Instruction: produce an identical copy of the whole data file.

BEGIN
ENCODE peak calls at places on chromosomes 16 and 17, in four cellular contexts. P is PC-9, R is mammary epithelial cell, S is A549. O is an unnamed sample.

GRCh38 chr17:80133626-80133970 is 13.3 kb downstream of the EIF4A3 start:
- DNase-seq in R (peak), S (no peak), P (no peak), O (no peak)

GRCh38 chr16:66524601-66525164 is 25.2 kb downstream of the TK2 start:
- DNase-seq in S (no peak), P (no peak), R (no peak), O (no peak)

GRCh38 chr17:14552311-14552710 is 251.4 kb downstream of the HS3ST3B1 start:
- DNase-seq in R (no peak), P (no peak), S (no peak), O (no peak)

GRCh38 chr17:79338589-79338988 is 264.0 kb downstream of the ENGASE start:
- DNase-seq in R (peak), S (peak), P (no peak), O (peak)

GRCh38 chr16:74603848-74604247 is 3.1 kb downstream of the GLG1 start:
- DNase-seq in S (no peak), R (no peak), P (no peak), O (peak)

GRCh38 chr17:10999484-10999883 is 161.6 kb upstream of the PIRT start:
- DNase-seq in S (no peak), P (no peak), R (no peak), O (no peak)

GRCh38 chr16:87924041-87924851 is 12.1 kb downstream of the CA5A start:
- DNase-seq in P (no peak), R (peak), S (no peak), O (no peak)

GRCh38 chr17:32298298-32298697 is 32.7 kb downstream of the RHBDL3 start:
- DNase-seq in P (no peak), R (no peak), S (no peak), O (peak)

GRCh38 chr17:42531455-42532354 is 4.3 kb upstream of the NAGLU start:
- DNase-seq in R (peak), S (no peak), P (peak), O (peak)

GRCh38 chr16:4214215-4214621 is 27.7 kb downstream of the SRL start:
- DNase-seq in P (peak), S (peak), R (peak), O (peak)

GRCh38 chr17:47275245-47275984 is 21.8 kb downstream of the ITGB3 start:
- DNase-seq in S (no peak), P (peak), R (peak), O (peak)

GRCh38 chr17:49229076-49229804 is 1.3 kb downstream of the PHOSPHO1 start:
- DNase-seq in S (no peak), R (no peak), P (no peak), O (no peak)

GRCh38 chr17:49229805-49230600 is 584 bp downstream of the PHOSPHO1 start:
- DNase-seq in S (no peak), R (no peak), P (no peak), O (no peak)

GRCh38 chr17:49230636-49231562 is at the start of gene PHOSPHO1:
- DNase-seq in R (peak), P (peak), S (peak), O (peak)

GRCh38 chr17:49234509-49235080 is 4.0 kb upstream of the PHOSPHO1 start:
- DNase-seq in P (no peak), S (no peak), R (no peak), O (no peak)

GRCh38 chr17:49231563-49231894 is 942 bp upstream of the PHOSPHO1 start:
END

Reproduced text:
ENCODE peak calls at places on chromosomes 16 and 17, in four cellular contexts. P is PC-9, R is mammary epithelial cell, S is A549. O is an unnamed sample.

GRCh38 chr17:80133626-80133970 is 13.3 kb downstream of the EIF4A3 start:
- DNase-seq in R (peak), S (no peak), P (no peak), O (no peak)

GRCh38 chr16:66524601-66525164 is 25.2 kb downstream of the TK2 start:
- DNase-seq in S (no peak), P (no peak), R (no peak), O (no peak)

GRCh38 chr17:14552311-14552710 is 251.4 kb downstream of the HS3ST3B1 start:
- DNase-seq in R (no peak), P (no peak), S (no peak), O (no peak)

GRCh38 chr17:79338589-79338988 is 264.0 kb downstream of the ENGASE start:
- DNase-seq in R (peak), S (peak), P (no peak), O (peak)

GRCh38 chr16:74603848-74604247 is 3.1 kb downstream of the GLG1 start:
- DNase-seq in S (no peak), R (no peak), P (no peak), O (peak)

GRCh38 chr17:10999484-10999883 is 161.6 kb upstream of the PIRT start:
- DNase-seq in S (no peak), P (no peak), R (no peak), O (no peak)

GRCh38 chr16:87924041-87924851 is 12.1 kb downstream of the CA5A start:
- DNase-seq in P (no peak), R (peak), S (no peak), O (no peak)

GRCh38 chr17:32298298-32298697 is 32.7 kb downstream of the RHBDL3 start:
- DNase-seq in P (no peak), R (no peak), S (no peak), O (peak)

GRCh38 chr17:42531455-42532354 is 4.3 kb upstream of the NAGLU start:
- DNase-seq in R (peak), S (no peak), P (peak), O (peak)

GRCh38 chr16:4214215-4214621 is 27.7 kb downstream of the SRL start:
- DNase-seq in P (peak), S (peak), R (peak), O (peak)

GRCh38 chr17:47275245-47275984 is 21.8 kb downstream of the ITGB3 start:
- DNase-seq in S (no peak), P (peak), R (peak), O (peak)

GRCh38 chr17:49229076-49229804 is 1.3 kb downstream of the PHOSPHO1 start:
- DNase-seq in S (no peak), R (no peak), P (no peak), O (no peak)

GRCh38 chr17:49229805-49230600 is 584 bp downstream of the PHOSPHO1 start:
- DNase-seq in S (no peak), R (no peak), P (no peak), O (no peak)

GRCh38 chr17:49230636-49231562 is at the start of gene PHOSPHO1:
- DNase-seq in R (peak), P (peak), S (peak), O (peak)

GRCh38 chr17:49234509-49235080 is 4.0 kb upstream of the PHOSPHO1 start:
- DNase-seq in P (no peak), S (no peak), R (no peak), O (no peak)

GRCh38 chr17:49231563-49231894 is 942 bp upstream of the PHOSPHO1 start: